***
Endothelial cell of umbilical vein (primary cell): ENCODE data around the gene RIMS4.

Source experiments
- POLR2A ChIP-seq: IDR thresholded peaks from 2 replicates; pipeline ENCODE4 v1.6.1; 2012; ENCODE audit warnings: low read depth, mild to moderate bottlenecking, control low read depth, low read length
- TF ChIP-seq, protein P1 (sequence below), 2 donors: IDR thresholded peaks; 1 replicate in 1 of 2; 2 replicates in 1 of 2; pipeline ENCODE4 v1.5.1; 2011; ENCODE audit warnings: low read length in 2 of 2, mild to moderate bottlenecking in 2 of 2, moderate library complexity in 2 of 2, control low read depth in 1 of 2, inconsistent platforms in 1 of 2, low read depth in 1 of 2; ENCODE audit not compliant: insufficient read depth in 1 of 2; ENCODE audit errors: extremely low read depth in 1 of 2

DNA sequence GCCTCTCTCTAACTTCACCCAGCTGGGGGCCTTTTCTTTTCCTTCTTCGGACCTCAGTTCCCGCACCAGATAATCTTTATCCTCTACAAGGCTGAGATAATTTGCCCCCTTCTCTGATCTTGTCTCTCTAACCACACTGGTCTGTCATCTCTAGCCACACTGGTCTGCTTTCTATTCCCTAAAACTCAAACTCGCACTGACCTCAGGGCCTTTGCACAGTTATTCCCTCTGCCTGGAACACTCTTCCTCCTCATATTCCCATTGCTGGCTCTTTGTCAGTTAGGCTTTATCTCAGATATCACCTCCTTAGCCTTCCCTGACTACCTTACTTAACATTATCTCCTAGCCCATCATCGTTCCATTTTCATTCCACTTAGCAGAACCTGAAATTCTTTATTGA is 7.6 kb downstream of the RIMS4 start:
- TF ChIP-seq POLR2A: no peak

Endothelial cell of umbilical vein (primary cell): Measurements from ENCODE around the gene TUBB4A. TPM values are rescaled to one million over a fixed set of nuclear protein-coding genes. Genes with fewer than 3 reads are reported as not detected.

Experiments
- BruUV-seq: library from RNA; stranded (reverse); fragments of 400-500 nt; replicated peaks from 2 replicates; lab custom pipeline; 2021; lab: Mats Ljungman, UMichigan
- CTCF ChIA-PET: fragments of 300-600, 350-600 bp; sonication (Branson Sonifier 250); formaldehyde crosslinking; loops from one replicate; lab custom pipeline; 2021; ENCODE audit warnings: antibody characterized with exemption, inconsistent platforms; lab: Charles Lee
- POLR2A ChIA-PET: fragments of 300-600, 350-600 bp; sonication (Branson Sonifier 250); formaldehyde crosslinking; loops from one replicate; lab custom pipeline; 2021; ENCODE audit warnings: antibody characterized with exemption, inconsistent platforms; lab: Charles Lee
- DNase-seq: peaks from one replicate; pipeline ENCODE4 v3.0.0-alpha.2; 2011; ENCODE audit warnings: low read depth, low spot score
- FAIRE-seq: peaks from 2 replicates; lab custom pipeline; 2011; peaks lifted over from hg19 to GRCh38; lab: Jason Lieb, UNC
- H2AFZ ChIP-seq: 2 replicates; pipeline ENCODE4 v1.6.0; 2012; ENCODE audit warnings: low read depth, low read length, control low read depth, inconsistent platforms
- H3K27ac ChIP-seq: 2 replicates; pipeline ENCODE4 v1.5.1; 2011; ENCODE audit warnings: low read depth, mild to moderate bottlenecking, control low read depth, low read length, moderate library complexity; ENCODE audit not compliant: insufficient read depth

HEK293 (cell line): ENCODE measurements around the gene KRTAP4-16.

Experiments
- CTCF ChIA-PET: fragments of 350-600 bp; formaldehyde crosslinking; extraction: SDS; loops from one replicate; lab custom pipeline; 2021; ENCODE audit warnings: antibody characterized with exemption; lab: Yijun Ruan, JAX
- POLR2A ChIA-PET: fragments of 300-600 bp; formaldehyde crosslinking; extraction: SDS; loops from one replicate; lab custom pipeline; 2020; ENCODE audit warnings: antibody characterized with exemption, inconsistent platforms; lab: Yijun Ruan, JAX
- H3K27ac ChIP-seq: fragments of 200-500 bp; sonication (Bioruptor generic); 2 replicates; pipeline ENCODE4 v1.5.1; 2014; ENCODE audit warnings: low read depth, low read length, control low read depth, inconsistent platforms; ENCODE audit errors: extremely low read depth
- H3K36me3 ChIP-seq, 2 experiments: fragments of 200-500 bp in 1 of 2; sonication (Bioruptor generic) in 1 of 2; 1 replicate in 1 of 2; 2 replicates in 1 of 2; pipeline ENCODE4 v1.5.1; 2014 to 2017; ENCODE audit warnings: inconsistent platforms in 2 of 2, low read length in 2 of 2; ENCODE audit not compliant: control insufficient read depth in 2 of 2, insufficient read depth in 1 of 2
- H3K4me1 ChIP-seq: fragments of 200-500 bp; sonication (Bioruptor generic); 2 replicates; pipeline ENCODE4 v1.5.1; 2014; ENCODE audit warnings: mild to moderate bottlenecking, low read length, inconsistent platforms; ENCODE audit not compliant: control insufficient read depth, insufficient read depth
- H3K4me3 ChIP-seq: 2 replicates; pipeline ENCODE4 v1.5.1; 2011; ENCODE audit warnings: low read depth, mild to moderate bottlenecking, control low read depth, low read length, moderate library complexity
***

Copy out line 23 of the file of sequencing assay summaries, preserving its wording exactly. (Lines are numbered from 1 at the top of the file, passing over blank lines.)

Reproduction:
- H3K4me3 ChIP-seq: 2 replicates; pipeline ENCODE4 v1.5.1; 2011; ENCODE audit warnings: low read depth, mild to moderate bottlenecking, control low read depth, low read length, moderate library complexity